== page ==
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The Spot's mission to spark learning.
Not in the mood to read? Click the 'obliging (helpful) orange' to listen, instead.
It's time to learn something! Are you ready? Here goes. Most of the things you know, you didn't learn in a classroom*. There! I said it! Sorry teachers, I know we promised to keep it a secret, but I think it's time they knew. A lot of the really important stuff you know, you learnt because you just found it useful. - or interesting. End of Lesson 1.
That star thing (*) is called an 'asterisk'. The name doesn't really matter but when you see one, it means that the author wants to point out something else. So, if you spot a *, look for another one and you'll find out what else they wanted to tell you. End of lesson 2!
*The things you learn in the classroom are still very important things to know. For example, we learn to read so we can delve into other people's worlds, their thoughts, ideas and experiences. We learn to write because writing is a really effective way of sharing our own ideas. The better we get at these things, the more ideas get shared. The ideas our teachers share with us are like doors they open for us. You can pop your head inside and choose to go through and learn more or visit another room to learn about something else. Our 'Knowledge Quest' is just another door.
You can find out more about the knowledge quest by clicking here.
BUT! Do you want to nab yourself a certificate?
Then read on!
Leo from Year 3 popped into The Spot one day and we were talking about the solar system, the universe and really big numbers. Then Leo asked, "How long would it take to count to a trillion?" So, we worked it out.*
Turns out, it would take about 475 years and six months. (if you counted for eight hours a day and actually said the numbers). Then I wondered what was happening 475 years ago. Back then, Henry VIII was king and that was the year his favourite ship, the Mary Rose, sank during battle. Some pretty interesting things can happen in a day.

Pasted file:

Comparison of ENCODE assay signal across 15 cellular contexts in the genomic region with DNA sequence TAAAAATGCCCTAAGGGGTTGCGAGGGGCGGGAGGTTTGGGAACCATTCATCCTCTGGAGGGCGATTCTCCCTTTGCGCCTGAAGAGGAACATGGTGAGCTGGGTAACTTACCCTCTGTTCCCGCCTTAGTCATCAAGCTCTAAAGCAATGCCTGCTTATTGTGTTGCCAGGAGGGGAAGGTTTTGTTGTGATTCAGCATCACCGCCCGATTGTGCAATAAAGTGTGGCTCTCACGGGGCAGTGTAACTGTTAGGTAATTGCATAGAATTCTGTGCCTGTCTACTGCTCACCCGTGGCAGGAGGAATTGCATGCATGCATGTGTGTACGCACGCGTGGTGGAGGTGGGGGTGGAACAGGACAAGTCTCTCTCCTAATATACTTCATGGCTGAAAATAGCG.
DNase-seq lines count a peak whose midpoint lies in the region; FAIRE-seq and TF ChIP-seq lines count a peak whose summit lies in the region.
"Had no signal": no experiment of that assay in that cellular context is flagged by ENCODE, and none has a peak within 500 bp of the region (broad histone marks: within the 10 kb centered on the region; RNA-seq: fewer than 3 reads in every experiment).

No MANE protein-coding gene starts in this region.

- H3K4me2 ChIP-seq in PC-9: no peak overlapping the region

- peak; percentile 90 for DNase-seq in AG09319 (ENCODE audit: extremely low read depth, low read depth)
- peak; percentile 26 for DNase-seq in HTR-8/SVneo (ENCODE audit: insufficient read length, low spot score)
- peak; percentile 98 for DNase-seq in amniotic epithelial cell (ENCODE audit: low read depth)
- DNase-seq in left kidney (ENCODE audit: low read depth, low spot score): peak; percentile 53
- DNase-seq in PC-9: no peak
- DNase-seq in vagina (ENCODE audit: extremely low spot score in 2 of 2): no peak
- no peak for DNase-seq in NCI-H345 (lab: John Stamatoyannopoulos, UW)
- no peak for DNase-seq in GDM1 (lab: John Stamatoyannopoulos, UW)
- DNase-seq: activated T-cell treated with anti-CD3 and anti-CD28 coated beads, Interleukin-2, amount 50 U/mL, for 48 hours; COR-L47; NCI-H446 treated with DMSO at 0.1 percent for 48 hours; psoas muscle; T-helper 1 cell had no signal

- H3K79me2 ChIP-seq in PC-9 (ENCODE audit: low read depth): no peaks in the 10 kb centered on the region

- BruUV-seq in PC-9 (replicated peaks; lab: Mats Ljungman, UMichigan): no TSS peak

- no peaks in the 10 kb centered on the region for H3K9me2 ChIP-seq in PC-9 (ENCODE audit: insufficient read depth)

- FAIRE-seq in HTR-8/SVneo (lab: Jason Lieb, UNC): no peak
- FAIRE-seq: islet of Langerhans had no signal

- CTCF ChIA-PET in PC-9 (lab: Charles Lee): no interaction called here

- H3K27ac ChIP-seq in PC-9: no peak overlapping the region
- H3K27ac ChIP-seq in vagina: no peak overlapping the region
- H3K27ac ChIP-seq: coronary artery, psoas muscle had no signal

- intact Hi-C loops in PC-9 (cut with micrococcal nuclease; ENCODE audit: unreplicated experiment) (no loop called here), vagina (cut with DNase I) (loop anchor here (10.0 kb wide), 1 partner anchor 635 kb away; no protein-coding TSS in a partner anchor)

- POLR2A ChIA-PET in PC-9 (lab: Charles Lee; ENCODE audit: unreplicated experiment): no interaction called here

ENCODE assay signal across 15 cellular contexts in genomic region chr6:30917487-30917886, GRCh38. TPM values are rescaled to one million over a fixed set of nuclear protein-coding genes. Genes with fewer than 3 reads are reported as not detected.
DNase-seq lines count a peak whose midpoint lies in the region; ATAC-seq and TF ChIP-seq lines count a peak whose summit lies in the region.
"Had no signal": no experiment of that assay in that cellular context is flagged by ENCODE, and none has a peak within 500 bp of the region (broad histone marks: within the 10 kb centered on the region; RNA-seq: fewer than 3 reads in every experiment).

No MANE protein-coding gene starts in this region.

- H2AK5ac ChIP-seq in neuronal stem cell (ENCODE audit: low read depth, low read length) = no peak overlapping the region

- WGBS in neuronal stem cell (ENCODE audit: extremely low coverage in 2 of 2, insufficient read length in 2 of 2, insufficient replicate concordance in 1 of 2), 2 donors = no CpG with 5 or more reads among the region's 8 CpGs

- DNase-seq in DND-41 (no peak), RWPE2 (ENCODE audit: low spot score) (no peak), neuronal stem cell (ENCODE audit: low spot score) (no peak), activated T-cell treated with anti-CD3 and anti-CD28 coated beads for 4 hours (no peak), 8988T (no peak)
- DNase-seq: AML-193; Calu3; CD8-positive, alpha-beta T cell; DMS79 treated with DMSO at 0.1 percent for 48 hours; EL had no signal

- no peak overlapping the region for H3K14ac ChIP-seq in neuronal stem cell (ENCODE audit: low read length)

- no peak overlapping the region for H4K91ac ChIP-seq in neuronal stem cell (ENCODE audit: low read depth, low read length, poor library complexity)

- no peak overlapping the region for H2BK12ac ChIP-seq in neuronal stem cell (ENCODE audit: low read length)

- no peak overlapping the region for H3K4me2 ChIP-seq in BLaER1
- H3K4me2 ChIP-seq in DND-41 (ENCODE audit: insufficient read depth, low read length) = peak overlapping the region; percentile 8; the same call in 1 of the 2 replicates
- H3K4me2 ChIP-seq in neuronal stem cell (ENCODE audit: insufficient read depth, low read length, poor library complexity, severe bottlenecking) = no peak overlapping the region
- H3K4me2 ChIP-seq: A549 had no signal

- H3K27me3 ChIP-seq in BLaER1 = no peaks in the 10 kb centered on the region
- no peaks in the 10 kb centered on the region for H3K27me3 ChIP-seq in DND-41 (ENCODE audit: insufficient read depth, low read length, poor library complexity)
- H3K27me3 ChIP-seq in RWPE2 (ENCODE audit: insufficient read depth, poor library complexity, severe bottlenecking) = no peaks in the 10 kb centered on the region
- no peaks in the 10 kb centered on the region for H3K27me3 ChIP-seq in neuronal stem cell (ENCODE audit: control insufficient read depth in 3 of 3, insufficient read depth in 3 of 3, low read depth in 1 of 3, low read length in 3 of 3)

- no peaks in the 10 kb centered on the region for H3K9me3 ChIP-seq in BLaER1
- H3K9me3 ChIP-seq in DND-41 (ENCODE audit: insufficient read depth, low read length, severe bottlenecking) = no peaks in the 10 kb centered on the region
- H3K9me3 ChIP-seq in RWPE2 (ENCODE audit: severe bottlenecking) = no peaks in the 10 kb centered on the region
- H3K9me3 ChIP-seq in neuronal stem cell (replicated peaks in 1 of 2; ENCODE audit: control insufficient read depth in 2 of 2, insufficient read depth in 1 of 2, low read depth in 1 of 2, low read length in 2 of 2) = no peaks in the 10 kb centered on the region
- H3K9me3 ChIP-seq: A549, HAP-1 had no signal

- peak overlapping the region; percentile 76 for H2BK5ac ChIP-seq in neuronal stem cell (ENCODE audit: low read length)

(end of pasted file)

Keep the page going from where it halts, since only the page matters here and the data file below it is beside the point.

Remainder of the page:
And that's where your new knowledge quest begins. Have a think, talk to your family, do some research and tell us:
What do you think was the most important day in history and why?
As usual, you can share your ideas however you like. A poster, a video, a piece of art or you could even be really creative and write about it. It can be any day since time began but it must only be ONE day.
We look forward to hearing your ideas - Certificates will be awarded for exceptional thought, creativity, or dedication. Off you go!
*You can have a look at the maths here if you find that sort of thing interesting.
Thanks for asking! Well, like I said, most of the things you know, you didn't learn in the classroom. Most of the things you know, you know because you either found it useful or interesting. Here, we're going to be looking more closely at some of the things we might find interesting. So, if you have a question or some knowledge you'd like to share, join in!... Or don't; like anything else at The Spot, taking part is a choice.
Today, I was asked a super-interesting question that I kind of knew the answer to, but I needed to find out a bit more before I could answer it. Life's full of those moments, where somebody says something that sparks your imagination and makes you say, 'Yeah, what's going on there?' (The word for that is inquisitiveness') It led me to think; maybe we could help each other out. Maybe, we could find the answers to each others' questions together.
So, that's what this page is all about. Learning interesting things together. So, if you have a question, ask it. If somebody asks a question and you know something about the subject, why not teach us all something.
So I know, you're all itching to know the question that sparked this journey... Well, it was asked by Maxwell and you'll have to click the button to find out what he wanted to know.
"Why are worms even a thing?"
"I mean, why were they invented? What's the point of worms?"
Yup. We were digging, there were hundreds of worms and that was Maxwell's question. But he had a point. I mean, what is the point of worms. Somewhere in the back of my mind, I knew that worms did a very important job.... so I said that. Then Maxwell asked, "So, what do they do?" I said it was something to do with their poo and that he should just keep digging. Under his breath, Maxwell said, "Well, I think they're pointless."
Well, I wasn't having that! Worms, pointless? I got home and immediately started researching. I found this video.
Does that mean Maxwell was right? Would we be better off without worms?
You can join in the debate here .
Hang on a second! ...Alex in Year 2 just sent this!
I just found out from Google and my mum that worms are actually very good. they give nutrients (healthy stuff) to the mud by doing number 2s in them. it helps plants grow.